Harden's survey result
“Spice heaven!” – this “old favourite” is “worth a detour north of Shaftesbury Avenue” to “experience genuinely interesting and mouth-popping Sichuan specials” – so “be brave when you order”. The food-writer, China expert and consultant “Fuchsia Dunlop’s touch makes it a regional Chinese diamond in the Chinatown rough”.
“One of Soho’s best” – the Sichuan food in this well-known café is “first-rate” – “really spicy and delicious”. Much of the menu is not for the faint-hearted, but “it’s always possible to avoid overly hot dishes with the aid of the helpful staff”.
“Less a meal than a dare!” – the “seriously spicy cooking gives way to rich depths of flavour for the strong-hearted and willed” at this “excellent” Soho café. “If you want a Sichuan fix, go!” – there are “some real lip-smackers in there, including some wonderful unusual dishes (smacked cucumber, gung bao chicken, ants climbing trees…)”, but “you still suffer Chinatown-style woes – sometimes indifferent service, and poor ambience”.
“If you like really good spicy food, look no further” – this Sichuan café in Soho shows a “rare fidelity” to the fiery cuisine, and provides “a good alternative to the standard Chinese in nearby Chinatown”. “Favourites include numbing and hot dried beef, and dry wok pig intestines”.
Barshu Restaurant Diner Reviews
"The men in our party rated the food highly - even if a little too spicy. But the ladies could not eat theirs - too hot and spicy. A pity - if the staff had been more attentive they would have discussed the food before ordering and warned about the hot spices."
"The food is not quite as exceptional as 10 years ago, but still excellent and phenomenal value. The pork slivers and chicken with chillis two examples, be ready to sweat. A very good and reliable Soho classic. "
|Wine per bottle||£23.90|
Bar Shu W1
Are the media - heaven forbid - sometimes prone to exaggeration? Are merely interesting restaurant sometimes hailed as great? Is there sometimes an element of group-think among leading critics? These, and many more, thoughts were inspired by our visit to this new Soho Chinese - a restaurant which has provoked an almost unprecedented Halleluiah Chorus of positive reviews (abetted by much foodie froth about the cuisine of Sichuan, which is a relative London rarity)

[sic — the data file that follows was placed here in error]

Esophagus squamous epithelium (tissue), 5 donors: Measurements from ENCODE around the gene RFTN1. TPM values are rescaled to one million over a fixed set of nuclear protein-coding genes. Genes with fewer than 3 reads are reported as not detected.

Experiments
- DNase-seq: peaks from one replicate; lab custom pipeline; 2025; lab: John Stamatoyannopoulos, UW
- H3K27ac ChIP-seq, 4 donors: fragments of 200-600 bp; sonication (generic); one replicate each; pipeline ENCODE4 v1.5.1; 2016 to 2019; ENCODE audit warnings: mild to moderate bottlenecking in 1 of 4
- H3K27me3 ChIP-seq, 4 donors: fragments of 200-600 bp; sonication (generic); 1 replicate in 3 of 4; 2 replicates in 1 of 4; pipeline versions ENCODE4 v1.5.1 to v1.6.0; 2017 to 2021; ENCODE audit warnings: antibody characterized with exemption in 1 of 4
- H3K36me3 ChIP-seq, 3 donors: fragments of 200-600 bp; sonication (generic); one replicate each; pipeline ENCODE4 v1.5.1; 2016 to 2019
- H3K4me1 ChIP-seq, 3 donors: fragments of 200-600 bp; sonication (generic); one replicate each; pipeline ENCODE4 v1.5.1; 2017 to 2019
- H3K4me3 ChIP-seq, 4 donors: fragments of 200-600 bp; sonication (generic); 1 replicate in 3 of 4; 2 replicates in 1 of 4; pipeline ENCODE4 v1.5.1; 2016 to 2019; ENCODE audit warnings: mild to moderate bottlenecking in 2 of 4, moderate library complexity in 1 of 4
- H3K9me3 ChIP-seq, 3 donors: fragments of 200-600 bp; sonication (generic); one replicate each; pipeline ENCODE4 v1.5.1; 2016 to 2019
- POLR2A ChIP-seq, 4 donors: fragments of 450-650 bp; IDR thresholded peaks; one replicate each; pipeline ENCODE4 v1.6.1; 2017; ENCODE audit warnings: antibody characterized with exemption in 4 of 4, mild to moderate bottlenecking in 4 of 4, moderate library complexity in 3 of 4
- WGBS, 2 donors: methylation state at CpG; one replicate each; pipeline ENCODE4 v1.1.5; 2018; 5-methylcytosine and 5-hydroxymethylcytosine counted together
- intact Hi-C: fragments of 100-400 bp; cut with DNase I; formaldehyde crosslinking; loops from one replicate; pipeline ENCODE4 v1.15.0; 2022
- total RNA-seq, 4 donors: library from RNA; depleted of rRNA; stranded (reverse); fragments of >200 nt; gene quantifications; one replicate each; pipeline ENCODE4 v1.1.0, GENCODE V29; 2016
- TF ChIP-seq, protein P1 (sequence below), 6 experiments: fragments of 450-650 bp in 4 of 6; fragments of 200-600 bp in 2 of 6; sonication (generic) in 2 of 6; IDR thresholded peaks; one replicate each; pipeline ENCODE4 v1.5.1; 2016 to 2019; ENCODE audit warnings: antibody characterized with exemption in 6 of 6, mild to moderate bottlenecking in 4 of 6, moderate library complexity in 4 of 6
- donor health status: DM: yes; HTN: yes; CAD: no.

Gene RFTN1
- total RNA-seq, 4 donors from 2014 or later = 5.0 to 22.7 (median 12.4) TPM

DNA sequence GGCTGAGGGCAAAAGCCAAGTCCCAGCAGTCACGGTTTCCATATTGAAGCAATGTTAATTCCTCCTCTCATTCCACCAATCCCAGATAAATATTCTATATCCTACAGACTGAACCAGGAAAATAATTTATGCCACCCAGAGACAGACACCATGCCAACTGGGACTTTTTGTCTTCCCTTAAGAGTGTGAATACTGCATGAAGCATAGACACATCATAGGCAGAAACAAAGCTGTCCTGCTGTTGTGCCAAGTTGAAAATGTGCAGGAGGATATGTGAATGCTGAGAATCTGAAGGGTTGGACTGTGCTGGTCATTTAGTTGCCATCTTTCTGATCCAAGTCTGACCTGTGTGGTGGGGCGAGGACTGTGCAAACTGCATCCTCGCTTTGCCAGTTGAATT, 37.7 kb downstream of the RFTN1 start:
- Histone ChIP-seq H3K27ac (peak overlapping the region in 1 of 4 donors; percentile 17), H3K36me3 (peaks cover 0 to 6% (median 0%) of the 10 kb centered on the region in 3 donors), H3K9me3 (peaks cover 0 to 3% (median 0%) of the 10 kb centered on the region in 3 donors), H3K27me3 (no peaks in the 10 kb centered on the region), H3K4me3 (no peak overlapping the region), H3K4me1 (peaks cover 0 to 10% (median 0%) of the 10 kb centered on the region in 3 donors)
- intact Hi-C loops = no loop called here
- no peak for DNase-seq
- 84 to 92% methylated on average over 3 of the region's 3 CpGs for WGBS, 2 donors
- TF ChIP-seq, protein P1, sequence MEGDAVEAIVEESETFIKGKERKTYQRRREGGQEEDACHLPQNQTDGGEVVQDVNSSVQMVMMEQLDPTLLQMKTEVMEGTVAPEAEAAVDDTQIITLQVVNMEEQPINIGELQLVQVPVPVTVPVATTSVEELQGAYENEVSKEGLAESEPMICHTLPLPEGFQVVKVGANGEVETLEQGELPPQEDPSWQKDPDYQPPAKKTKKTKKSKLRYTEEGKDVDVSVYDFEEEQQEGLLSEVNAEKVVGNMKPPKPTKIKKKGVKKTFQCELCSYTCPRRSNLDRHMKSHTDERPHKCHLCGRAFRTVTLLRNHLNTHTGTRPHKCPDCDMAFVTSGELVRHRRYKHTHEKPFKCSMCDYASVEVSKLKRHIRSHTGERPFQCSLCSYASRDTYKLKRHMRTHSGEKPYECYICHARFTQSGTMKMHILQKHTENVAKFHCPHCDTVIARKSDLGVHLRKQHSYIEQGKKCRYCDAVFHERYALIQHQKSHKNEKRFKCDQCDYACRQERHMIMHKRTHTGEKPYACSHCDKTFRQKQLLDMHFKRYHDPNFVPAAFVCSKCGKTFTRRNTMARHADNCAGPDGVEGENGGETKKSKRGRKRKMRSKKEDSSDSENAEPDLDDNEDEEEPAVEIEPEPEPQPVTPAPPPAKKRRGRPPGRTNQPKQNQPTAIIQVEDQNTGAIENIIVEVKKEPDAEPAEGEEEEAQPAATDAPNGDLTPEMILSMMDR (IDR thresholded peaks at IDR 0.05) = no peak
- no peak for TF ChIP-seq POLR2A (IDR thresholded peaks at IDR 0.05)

The headline fact about Sichuan cooking is that it can be take-the-roof-off-your-mouth hot. So - for four blokes sitting around our critical table, beers at the ready - it came as something of a let-down to find that the spicing of some dishes specifically ordered for their three-chilli menu was just tame. A prominently featured chicken dish was particularly timid, verging on tasteless. Perhaps the chillis just hadn't arrived that day.
There's more to life, of course, than crying chilli-induced tears, and other dishes lived up more closely to our high expectations. Or so half the table thought anyway - Chinese cuisines seem able, perhaps to a unique extent - to take different people different ways. For example, a huge bowl of reasonably spicy mixed offal (ox heart, tripe, tongue' you know the sort of thing) was disgusting to half the table, sublime to the other. Greens in peanut sauce was off-putting to two of the party, but mesmerised the taste buds of other two. At least everyone could agree that thinly sliced duck with egg was unusually subtle.
If the spicing of more dishes had lived up to their billing, one could perhaps have written off the objections of the unconvinced as just the whinging of those not men enough for such a genuine oriental feast. From our visit, however, this seems just a very interesting - but erratic - contributor to the oriental dining scene.
28 Frith St, London, W1D 5LF
|Monday||12 pm‑11 pm|
|Tuesday||12 pm‑11 pm|
|Wednesday||12 pm‑11 pm|
|Thursday||12 pm‑11 pm|
|Friday||12 pm‑11:30 pm|
|Saturday||12 pm‑11:30 pm|
|Sunday||12 pm‑11 pm|